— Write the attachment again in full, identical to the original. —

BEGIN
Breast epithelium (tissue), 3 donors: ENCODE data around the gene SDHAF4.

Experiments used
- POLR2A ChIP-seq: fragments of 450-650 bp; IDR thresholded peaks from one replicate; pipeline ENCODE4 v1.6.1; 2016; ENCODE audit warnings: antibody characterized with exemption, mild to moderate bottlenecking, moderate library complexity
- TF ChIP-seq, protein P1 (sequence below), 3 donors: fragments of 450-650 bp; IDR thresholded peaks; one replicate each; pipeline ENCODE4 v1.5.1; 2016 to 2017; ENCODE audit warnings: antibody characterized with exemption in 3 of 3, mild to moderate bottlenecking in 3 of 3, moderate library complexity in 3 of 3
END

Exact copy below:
Breast epithelium (tissue), 3 donors: ENCODE data around the gene SDHAF4.

Experiments used
- POLR2A ChIP-seq: fragments of 450-650 bp; IDR thresholded peaks from one replicate; pipeline ENCODE4 v1.6.1; 2016; ENCODE audit warnings: antibody characterized with exemption, mild to moderate bottlenecking, moderate library complexity
- TF ChIP-seq, protein P1 (sequence below), 3 donors: fragments of 450-650 bp; IDR thresholded peaks; one replicate each; pipeline ENCODE4 v1.5.1; 2016 to 2017; ENCODE audit warnings: antibody characterized with exemption in 3 of 3, mild to moderate bottlenecking in 3 of 3, moderate library complexity in 3 of 3